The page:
Uncharted 4: A Thief’s End

Years ago, when I was a kid, I would have given anything to be Indiana Jones.

I was enamored with the world of archeology and that sense of adventure. When Naughty Dog released Uncharted: Drake’s Fortune in 2007, I immediately gravitated to the franchise and Nathan Drake’s journey. Nathan became a staple of my gaming life, and I went on each Uncharted experience yearning for my childhood sense of adventure. Naughty Dog captured it all, and made me love what gaming could do on an emotional and personal level.

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Uncharted 4: A Thief’s End brings about all of the past joy and fun I had, while expanding on the narrative and making nostalgic and meaningful choices to Drake’s journey.

If you’ve never played a Naughty Dog game, the studio prides itself on making story-driven narratives that leave the player lingering on dialogue, enamored with setting, and emotionally drawn to the characters. They fulfill all of this in Uncharted 4 to a spectacular level and even bring in new mechanics that make the game more accessible for players.

You follow Nathan Drake on his last adventure, and in doing so, the studio has taken ample strides to really showcase that this is the end. There are no bits of treasure left undiscovered, nor maps to be followed. This is the end, and it feels refreshing to see a studio who acknowledges this and gives us the most heartfelt send-off to an iconic character. Uncharted 4 displays it’s usual sense of adventure and intrigue, while showing us that Nathan is not an invincible video game icon. He is human, he is flawed, and he is, as always, that quick witted hero – now facing the realities of his decisions at the twilight of this journey.

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It wouldn’t be an Uncharted game if you didn’t start with a cliffhanger [ quite literally in Uncharted 2: Among Thieves ]. In Uncharted 4, we’re given a glimpse into the life of Nathan Drake that we haven’t seen before. His personal life comes under a microscope, and it’s an emotional wave of happiness, sadness, and struggle. We get to see Nathan engage with Elena, Sully, and now his brother, Sam, in a way that past Uncharted games didn’t give.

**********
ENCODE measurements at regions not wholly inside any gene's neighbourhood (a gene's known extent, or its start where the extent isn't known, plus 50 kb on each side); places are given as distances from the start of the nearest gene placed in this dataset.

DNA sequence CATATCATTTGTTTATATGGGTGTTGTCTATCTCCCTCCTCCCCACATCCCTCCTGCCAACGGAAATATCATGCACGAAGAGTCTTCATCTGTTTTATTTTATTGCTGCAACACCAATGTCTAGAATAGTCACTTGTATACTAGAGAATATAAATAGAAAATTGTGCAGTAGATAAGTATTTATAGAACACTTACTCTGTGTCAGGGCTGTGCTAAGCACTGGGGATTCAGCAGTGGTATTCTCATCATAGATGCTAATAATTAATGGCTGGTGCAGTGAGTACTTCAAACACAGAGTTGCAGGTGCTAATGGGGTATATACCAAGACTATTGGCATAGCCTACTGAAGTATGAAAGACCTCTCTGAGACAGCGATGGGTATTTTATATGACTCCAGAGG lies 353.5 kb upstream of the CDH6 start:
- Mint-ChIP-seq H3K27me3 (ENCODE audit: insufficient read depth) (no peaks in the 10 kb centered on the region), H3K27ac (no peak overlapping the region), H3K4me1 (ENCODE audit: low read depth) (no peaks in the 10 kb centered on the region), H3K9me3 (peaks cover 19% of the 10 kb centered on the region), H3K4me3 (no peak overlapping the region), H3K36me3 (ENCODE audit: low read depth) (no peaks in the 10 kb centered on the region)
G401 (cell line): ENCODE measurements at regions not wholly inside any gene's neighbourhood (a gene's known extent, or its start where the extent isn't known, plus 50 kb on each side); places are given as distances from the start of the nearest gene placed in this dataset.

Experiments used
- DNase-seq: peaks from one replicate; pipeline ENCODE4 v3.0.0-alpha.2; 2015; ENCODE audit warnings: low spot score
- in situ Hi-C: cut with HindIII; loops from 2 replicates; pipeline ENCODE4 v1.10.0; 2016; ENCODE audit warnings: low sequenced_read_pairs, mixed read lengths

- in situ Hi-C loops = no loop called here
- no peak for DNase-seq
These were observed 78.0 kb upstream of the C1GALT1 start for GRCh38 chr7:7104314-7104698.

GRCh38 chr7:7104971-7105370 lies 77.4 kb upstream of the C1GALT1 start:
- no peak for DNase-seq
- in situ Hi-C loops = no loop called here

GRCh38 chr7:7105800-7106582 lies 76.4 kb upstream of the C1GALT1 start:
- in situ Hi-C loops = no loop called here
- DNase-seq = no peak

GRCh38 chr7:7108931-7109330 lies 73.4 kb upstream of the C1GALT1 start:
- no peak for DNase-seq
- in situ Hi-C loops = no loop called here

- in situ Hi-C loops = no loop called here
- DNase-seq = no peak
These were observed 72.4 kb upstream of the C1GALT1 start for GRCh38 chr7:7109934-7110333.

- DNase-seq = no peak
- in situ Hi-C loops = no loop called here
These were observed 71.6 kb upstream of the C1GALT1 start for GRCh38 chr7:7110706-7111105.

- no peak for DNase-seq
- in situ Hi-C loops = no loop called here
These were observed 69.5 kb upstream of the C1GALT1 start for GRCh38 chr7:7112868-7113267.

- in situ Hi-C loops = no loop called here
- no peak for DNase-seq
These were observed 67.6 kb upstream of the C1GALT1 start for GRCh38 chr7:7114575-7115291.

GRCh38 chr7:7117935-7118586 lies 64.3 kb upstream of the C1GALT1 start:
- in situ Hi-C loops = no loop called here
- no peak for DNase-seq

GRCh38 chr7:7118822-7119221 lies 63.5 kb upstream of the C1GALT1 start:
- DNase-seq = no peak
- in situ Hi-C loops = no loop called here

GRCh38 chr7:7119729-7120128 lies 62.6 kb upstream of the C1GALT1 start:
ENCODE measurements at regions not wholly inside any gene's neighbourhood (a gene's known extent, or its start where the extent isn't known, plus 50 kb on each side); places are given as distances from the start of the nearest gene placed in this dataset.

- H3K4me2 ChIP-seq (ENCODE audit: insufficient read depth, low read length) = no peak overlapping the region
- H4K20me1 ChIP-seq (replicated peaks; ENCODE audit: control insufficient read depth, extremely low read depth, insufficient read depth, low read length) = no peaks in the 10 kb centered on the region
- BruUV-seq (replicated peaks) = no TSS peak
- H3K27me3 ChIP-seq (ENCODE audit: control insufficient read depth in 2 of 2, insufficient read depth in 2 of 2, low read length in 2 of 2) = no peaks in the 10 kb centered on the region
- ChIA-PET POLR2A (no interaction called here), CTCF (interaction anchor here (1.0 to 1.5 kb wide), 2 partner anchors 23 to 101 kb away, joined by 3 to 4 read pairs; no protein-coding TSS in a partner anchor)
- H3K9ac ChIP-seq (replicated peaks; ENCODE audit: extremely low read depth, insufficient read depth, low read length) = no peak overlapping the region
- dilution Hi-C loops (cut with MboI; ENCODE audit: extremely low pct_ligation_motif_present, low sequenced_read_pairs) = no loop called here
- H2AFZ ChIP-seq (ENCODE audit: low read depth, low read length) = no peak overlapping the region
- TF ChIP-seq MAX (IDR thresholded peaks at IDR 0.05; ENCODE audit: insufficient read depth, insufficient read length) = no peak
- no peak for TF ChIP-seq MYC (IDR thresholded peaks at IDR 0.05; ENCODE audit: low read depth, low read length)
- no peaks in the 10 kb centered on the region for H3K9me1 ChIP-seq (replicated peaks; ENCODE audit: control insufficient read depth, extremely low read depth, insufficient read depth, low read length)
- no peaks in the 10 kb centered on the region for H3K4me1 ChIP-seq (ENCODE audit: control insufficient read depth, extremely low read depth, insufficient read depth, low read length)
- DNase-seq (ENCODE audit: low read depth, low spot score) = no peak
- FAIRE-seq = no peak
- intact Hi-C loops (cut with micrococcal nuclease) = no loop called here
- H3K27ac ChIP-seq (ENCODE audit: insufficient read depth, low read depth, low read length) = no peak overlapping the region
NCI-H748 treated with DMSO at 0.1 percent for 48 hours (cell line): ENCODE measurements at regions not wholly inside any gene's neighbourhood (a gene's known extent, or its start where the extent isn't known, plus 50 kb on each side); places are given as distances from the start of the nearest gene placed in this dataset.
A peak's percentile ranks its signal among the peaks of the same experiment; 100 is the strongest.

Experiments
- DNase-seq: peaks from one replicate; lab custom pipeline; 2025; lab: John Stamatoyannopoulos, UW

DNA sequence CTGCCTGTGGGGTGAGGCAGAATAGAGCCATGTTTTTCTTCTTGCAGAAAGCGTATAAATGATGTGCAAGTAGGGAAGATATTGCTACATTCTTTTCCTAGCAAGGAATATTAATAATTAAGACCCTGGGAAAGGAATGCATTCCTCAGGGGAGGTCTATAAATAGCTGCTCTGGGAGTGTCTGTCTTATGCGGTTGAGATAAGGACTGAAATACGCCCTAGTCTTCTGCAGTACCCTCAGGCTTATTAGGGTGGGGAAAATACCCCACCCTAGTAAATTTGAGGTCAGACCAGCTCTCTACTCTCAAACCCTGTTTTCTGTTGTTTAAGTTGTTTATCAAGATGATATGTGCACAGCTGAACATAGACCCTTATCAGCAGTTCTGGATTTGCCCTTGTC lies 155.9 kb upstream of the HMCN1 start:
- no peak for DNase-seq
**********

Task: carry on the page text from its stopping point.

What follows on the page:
They strip away the mysticism, the folklore, and the over-arching paranormal that usually pervades the Uncharted series. They give us a meaningful story about the people Nathan loves, and the chemistry between all of the characters is impressive to say the least. The journey this time isn’t some paranormal means of finality, but they simplify it to a simple search for buried treasure. That’s it. A lost city of pirate treasure,  begging to be discovered by Nathan’s long lost brother, Sam, thought to be killed 15 years ago.

Uncharted 4 explores what it means to be drawn into a passion with unbridled obsession, enough to even make a man forget what is truly important in life. Are you still going about ruins and exploring exotic locals, laying waste to countless mercenaries on your way to an undiscovered treasure? Absolutely. Are there still tombs and puzzles for me to solve? No doubt! Does it mean more, and are the relationship deeper than before? Yes. They are. What matters is that Uncharted 4 really provides depth where past iterations were merely scratching the surface of what it means to be Nathan Drake.